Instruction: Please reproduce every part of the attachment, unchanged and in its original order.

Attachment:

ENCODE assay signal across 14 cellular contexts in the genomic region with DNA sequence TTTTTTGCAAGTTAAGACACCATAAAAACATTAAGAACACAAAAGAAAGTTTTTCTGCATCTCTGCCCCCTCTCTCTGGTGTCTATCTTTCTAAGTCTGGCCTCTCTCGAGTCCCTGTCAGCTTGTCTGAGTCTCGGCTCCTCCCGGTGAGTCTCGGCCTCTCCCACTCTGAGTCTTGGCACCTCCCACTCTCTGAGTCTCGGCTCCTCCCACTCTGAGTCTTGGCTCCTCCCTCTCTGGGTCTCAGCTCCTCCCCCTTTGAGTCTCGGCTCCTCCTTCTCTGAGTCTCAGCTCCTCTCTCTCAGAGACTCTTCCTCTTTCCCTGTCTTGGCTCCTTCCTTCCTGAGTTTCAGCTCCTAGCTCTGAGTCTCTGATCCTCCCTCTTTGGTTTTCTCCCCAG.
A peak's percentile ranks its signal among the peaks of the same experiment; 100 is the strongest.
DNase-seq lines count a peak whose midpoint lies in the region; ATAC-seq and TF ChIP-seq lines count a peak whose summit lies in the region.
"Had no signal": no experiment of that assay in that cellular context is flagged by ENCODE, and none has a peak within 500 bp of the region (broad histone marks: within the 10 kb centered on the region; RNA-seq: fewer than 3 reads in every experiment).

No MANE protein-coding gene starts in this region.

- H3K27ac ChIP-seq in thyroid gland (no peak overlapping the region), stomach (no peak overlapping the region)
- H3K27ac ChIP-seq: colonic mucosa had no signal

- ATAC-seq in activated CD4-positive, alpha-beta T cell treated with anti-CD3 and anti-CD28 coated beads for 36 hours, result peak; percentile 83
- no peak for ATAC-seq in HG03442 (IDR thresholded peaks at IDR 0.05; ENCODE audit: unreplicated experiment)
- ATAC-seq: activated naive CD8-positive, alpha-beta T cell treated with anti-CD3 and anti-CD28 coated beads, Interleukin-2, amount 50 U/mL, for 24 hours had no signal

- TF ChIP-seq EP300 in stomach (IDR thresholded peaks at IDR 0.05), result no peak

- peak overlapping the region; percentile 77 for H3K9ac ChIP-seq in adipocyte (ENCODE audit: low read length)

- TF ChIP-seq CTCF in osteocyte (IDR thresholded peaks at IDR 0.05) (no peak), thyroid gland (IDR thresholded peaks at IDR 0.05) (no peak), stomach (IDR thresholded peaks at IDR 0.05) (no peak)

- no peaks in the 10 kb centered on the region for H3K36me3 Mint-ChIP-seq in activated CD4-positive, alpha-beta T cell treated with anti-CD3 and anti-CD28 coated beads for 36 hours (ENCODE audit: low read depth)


ENCODE assay signal across 14 cellular contexts in the genomic region with DNA sequence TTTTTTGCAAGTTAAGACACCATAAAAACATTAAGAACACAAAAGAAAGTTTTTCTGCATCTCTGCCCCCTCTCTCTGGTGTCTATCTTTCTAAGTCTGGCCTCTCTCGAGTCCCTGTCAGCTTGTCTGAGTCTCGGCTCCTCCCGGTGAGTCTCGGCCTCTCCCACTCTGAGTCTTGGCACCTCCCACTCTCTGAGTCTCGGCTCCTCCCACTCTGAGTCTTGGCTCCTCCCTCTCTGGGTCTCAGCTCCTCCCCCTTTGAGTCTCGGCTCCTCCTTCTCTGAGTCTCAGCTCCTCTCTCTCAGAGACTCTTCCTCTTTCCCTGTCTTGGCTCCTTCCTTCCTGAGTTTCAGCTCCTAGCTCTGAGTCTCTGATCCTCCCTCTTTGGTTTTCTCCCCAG.
A peak's percentile ranks its signal among the peaks of the same experiment; 100 is the strongest.
DNase-seq lines count a peak whose midpoint lies in the region; ATAC-seq and TF ChIP-seq lines count a peak whose summit lies in the region.
"Had no signal": no experiment of that assay in that cellular context is flagged by ENCODE, and none has a peak within 500 bp of the region (broad histone marks: within the 10 kb centered on the region; RNA-seq: fewer than 3 reads in every experiment).

No MANE protein-coding gene starts in this region.

- H3K27ac ChIP-seq in thyroid gland (no peak overlapping the region), stomach (no peak overlapping the region)
- H3K27ac ChIP-seq: colonic mucosa had no signal

- ATAC-seq in activated CD4-positive, alpha-beta T cell treated with anti-CD3 and anti-CD28 coated beads for 36 hours, result peak; percentile 83
- no peak for ATAC-seq in HG03442 (IDR thresholded peaks at IDR 0.05; ENCODE audit: unreplicated experiment)
- ATAC-seq: activated naive CD8-positive, alpha-beta T cell treated with anti-CD3 and anti-CD28 coated beads, Interleukin-2, amount 50 U/mL, for 24 hours had no signal

- TF ChIP-seq EP300 in stomach (IDR thresholded peaks at IDR 0.05), result no peak

- peak overlapping the region; percentile 77 for H3K9ac ChIP-seq in adipocyte (ENCODE audit: low read length)

- TF ChIP-seq CTCF in osteocyte (IDR thresholded peaks at IDR 0.05) (no peak), thyroid gland (IDR thresholded peaks at IDR 0.05) (no peak), stomach (IDR thresholded peaks at IDR 0.05) (no peak)

- no peaks in the 10 kb centered on the region for H3K36me3 Mint-ChIP-seq in activated CD4-positive, alpha-beta T cell treated with anti-CD3 and anti-CD28 coated beads for 36 hours (ENCODE audit: low read depth)